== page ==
PETER MATHYSSEN, owner and manager of Glenbrook Rest Home, gives his views on the interRAI debate between Victoria Brown and Martin Taylor, featured in the last issue of INsite.

I’d like to comment on Victoria Brown’s interRAI article and Martin Taylor’s response to it. I am on Victoria’s side on this.

Firstly, and importantly, I’d like Martin Taylor to name the 30 countries where interRAI is being used, presumably in the same way as it is proposed to be used in New Zealand.

If interRAI is really used in 30 countries, could one not reasonably expect that teething and implementation problems/issues would have been resolved by now? Why still all the drama and requirement for days and days of training? It does not sound like a particularly user friendly tool.

Basic questions on InterRAI have been asked on several occasions, but to date have not been answered, neither by MoH/DHB or NZACA, which is a co-sponsor of the interRAI project.

For instance:

  1. What consultation with providers, if any, was done prior to the introduction of interRAI?
  2. Rumour has it that some interRAI trials were done. Where are the results?
  3. What evidence exists that current resident assessment and care practices are improper and how will they improve as a result of interRAI?
  4. What commitment has the Government made to fund the system beyond the four year roll-out? For instance: at whose cost will the government supplied dedicated interRAI laptop be replaced at the end of its life?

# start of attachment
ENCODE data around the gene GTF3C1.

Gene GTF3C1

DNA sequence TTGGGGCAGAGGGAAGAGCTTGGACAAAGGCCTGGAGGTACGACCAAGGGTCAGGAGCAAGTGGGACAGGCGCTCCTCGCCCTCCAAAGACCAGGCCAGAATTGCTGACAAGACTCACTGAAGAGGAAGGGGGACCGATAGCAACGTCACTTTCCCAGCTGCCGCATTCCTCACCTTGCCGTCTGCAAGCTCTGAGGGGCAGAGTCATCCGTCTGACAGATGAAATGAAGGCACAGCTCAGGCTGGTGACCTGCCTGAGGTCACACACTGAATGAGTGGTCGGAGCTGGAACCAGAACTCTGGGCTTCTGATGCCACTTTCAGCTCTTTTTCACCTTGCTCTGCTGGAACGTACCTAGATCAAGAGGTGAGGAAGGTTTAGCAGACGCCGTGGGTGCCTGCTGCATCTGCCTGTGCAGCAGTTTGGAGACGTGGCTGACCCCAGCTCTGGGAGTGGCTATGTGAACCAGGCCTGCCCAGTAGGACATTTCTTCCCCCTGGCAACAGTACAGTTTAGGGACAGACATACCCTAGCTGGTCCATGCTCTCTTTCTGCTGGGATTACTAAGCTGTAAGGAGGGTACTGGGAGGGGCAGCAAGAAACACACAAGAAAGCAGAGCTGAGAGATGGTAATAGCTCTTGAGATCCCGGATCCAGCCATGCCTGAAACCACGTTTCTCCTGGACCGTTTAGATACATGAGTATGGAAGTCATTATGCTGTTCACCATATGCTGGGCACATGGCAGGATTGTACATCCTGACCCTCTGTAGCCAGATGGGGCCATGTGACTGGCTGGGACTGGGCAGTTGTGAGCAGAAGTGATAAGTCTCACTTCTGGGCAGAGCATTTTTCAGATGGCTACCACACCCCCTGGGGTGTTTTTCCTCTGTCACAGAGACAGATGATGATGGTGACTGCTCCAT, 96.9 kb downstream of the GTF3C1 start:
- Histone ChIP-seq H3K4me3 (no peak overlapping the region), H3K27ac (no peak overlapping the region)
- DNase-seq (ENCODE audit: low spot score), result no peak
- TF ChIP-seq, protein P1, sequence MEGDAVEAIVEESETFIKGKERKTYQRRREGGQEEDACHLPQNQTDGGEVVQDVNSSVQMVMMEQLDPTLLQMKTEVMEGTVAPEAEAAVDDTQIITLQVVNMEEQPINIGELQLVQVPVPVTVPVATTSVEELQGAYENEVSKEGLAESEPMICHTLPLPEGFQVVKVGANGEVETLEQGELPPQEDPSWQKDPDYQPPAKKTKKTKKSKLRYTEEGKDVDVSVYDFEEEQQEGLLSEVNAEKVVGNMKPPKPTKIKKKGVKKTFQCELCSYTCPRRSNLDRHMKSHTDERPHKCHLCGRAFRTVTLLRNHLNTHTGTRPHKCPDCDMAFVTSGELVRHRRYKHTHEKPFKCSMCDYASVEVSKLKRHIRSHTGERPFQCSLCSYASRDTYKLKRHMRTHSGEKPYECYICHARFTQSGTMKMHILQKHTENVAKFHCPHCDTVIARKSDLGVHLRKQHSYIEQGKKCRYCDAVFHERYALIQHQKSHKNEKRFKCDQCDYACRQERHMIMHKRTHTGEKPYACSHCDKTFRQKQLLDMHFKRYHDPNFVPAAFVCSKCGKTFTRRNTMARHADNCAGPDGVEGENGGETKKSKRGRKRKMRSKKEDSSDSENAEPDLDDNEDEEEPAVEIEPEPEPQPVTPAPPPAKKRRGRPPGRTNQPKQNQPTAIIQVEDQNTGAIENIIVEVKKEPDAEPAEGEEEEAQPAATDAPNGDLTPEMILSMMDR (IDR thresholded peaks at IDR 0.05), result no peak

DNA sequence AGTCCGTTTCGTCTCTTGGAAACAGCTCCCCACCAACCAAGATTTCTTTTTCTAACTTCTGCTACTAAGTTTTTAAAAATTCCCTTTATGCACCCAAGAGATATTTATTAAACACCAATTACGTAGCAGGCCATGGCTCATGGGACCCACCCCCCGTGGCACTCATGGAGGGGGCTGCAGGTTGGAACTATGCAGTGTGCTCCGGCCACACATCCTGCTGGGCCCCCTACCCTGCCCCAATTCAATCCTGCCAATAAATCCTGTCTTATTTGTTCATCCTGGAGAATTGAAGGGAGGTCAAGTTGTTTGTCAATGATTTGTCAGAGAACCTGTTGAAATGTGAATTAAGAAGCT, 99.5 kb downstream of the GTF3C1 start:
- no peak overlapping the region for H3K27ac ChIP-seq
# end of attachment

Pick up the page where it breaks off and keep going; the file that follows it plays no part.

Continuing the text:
5. What training and IT support will be available beyond the four year roll-out?
  6. Will NZNO include interRAI as part of its general nursing curriculum, now that interRAI has been made compulsory?
  7. If interRAI remains “RN only”, what contingency plans have been made so that a facility which cannot find an interRAI trained RN can have data entered?
  8. Australia looked at using interRAI but backed away from it. In what way is the New Zealand aged care sector different from Australia for interRAI to be deemed appropriate here, but not over there?
  9. Who has access to and who is responsible for the interRAI data?

Plenty of questions, but no answers. Government and DHBs insist the aged care sector employs open disclosure policies, but seem unwilling to practice what they preach. It is becoming evident that interRAI is nothing but a data collection tool for government and DHBs, forced onto a chronically underfunded aged care sector. The already abominable caregiver pay rates will be further eroded, smaller facilities pushed closer to the brink and care for our elderly will suffer. No smooth talking politician, DHB representative or association CEO can gloss this over, no matter how hard they try.

Martin Taylor’s comment that, “It is also unreasonable to expect a roll-out such as this to have answered every question before we begin or even to know every issue that may crop up along the way” is particularly unsettling. They still don’t know the answers after having interRAI employed in 30 countries?

Aged care providers look after vulnerable members of our society. Audits need to be passed and standards adhered to. When an aged care facility opens a new wing, an audit is done beforehand to ensure all systems are in place. Can we not expect the same diligence when it comes to government/DHB/NZACA implementing a new, supposedly used-all-over-the-world, assessment tool?

Come on, get real. Government/DHB/NZACA should act cooperatively, not in an underhanded way, trying to sell something that is not wanted or needed.


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